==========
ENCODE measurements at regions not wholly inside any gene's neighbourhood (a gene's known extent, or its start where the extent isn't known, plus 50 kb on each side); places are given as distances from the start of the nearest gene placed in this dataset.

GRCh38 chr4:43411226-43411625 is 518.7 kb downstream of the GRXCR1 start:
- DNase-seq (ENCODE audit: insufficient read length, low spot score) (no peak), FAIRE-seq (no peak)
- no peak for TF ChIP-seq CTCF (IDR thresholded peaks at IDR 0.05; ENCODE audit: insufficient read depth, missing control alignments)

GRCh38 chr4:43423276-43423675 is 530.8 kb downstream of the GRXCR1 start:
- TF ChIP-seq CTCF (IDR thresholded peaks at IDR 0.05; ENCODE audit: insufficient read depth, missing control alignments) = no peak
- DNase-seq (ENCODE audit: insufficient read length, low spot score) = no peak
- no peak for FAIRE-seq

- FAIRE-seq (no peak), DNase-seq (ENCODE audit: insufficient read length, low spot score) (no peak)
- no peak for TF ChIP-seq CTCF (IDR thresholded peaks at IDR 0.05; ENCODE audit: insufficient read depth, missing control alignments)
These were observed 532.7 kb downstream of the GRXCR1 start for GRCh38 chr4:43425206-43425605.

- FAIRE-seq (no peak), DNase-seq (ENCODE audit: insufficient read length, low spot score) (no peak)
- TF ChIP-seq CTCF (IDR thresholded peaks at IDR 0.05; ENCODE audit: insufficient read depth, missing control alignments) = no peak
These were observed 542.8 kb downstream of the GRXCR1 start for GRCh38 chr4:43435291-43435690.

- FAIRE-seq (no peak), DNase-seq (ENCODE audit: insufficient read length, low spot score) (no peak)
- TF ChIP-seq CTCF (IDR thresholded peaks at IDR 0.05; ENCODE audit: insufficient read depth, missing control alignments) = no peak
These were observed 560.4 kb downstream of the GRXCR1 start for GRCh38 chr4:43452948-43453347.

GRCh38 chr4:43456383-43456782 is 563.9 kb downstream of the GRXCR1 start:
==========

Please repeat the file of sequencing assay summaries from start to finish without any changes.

ENCODE measurements at regions not wholly inside any gene's neighbourhood (a gene's known extent, or its start where the extent isn't known, plus 50 kb on each side); places are given as distances from the start of the nearest gene placed in this dataset.

GRCh38 chr4:43411226-43411625 is 518.7 kb downstream of the GRXCR1 start:
- DNase-seq (ENCODE audit: insufficient read length, low spot score) (no peak), FAIRE-seq (no peak)
- no peak for TF ChIP-seq CTCF (IDR thresholded peaks at IDR 0.05; ENCODE audit: insufficient read depth, missing control alignments)

GRCh38 chr4:43423276-43423675 is 530.8 kb downstream of the GRXCR1 start:
- TF ChIP-seq CTCF (IDR thresholded peaks at IDR 0.05; ENCODE audit: insufficient read depth, missing control alignments) = no peak
- DNase-seq (ENCODE audit: insufficient read length, low spot score) = no peak
- no peak for FAIRE-seq

- FAIRE-seq (no peak), DNase-seq (ENCODE audit: insufficient read length, low spot score) (no peak)
- no peak for TF ChIP-seq CTCF (IDR thresholded peaks at IDR 0.05; ENCODE audit: insufficient read depth, missing control alignments)
These were observed 532.7 kb downstream of the GRXCR1 start for GRCh38 chr4:43425206-43425605.

- FAIRE-seq (no peak), DNase-seq (ENCODE audit: insufficient read length, low spot score) (no peak)
- TF ChIP-seq CTCF (IDR thresholded peaks at IDR 0.05; ENCODE audit: insufficient read depth, missing control alignments) = no peak
These were observed 542.8 kb downstream of the GRXCR1 start for GRCh38 chr4:43435291-43435690.

- FAIRE-seq (no peak), DNase-seq (ENCODE audit: insufficient read length, low spot score) (no peak)
- TF ChIP-seq CTCF (IDR thresholded peaks at IDR 0.05; ENCODE audit: insufficient read depth, missing control alignments) = no peak
These were observed 560.4 kb downstream of the GRXCR1 start for GRCh38 chr4:43452948-43453347.

GRCh38 chr4:43456383-43456782 is 563.9 kb downstream of the GRXCR1 start: